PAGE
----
"An airline doesn't build a plane by buying the different parts and then building it themselves," Pronovost said. "That is essentially what is happening in ICUs. We should be able to buy a hospital that works rather than cobbling one together."
"That would be great," Lopez said recently after hearing about the plan. "We spend all day running after alarms."
Hopkins is also working with Masimo Corp., a developer of noninvasive medical monitors, including a device that measures hemoglobin levels without having to draw blood. It instead uses acoustics to determine the levels by measuring the sound breath makes when traveling through the trachea.
Masimo chief medical officer Michael O'Reilly sees the problems of the ICU firsthand because he still practices medicine as an anesthesiologist in a hospital. He said the current system has the potential to put patients' lives in danger because there is too much room for human error.
During one recent surgery, a laser was being used to remove a tumor from a patient's airway. The patient also needed large amounts of oxygen administered during the procedure. But the oxygen machine and the laser couldn't operate at the same time without risking a fire. The doctors had to be in constant contact to make sure such a catastrophe didn't happen.
Masimo said better technology would make it impossible to turn on the laser unless the oxygen level was low. Or the oxygen would automatically shut down if the laser was used.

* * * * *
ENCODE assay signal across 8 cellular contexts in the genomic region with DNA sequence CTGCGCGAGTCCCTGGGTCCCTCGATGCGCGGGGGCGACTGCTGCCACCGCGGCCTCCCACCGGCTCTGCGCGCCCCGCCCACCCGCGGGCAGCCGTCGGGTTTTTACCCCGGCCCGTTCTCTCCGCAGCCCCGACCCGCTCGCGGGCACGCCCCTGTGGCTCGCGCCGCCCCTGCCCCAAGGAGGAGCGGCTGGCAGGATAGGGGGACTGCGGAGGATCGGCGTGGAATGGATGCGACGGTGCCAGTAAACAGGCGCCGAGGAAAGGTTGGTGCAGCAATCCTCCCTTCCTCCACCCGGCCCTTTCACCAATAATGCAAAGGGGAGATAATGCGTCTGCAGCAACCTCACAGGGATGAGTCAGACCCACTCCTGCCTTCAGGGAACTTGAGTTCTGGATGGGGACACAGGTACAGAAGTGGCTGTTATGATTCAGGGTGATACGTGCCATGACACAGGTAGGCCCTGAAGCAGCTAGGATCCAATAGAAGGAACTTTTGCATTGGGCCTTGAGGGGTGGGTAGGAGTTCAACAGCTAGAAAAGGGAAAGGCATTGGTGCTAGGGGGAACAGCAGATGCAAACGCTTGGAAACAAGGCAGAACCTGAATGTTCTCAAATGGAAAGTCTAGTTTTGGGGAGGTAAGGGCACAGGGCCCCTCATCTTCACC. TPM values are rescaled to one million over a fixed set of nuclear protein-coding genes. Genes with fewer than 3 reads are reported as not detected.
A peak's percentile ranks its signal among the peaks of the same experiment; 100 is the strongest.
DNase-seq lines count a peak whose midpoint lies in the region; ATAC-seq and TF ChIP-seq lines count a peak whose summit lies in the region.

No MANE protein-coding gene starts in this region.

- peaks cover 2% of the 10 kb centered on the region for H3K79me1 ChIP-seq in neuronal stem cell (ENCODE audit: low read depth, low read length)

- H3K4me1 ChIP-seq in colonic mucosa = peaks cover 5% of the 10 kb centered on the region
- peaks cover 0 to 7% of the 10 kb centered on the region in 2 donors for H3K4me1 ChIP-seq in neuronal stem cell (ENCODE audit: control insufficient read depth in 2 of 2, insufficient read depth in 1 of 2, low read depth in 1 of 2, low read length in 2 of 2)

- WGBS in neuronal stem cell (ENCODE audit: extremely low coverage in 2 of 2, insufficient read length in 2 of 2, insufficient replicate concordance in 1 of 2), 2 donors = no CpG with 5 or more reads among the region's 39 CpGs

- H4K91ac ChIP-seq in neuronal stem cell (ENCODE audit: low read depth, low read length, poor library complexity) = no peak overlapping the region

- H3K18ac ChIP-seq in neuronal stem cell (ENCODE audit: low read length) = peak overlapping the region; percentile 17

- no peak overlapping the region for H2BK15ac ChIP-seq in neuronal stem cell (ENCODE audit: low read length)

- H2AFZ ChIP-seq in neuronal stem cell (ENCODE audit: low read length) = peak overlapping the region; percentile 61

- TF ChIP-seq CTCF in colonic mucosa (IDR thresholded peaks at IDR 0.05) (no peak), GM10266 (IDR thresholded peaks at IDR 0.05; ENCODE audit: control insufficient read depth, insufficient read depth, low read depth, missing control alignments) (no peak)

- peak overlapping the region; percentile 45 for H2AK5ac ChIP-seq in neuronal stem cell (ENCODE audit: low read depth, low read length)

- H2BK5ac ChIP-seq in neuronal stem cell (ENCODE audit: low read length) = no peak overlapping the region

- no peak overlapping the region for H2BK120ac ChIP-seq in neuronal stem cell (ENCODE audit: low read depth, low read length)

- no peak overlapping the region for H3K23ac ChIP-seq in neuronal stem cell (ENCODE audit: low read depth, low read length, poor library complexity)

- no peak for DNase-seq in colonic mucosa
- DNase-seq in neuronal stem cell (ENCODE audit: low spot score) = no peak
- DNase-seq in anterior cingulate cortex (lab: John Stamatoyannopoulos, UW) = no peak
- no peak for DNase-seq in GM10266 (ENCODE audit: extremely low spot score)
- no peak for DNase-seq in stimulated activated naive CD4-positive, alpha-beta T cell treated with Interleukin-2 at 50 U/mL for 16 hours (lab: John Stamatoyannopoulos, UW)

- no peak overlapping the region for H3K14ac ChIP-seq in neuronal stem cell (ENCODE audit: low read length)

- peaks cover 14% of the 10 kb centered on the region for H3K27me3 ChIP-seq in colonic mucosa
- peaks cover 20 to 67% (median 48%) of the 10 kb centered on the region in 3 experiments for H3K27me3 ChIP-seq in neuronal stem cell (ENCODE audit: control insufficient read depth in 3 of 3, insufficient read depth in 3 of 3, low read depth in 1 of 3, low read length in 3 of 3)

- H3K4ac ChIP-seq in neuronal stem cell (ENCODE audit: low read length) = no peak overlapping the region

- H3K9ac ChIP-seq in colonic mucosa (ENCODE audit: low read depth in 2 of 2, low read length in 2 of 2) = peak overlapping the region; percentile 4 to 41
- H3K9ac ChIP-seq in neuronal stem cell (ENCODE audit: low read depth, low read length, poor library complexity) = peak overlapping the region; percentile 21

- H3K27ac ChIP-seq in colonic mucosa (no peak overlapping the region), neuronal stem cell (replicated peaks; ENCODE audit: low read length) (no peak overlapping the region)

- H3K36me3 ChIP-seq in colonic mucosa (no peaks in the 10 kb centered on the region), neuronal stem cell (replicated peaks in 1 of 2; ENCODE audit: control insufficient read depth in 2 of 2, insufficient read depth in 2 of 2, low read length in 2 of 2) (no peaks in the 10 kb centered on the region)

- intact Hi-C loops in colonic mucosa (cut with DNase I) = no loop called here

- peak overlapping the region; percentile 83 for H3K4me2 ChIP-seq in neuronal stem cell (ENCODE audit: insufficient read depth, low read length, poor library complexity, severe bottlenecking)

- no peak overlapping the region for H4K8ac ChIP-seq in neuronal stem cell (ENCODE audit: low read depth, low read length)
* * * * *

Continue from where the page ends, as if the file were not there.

"We have a system that injures people one at a time slowly," O'Reilly said. "Data is scattered all over the place."
A coordinated system might prove to be a challenging sale to the dozens of manufacturers of medical devices who operate so independently now.
But because of Hopkins' reputation for top-notch standards, one health care expert said, people will pay attention.
"Their influence would be in the area of quality," said Joshua Nemzoff, a hospital consultant. "If Hopkins came up with an ICU that has better patient outcomes, they would certainly get the attention of a lot of people, based on their reputation."
Pronovost has created widespread medical change before. He led a national effort to curb blood infections associated with catheters by getting doctors to follow a basic checklist and changing the culture at hospitals. The system is now used in ICUs throughout the country.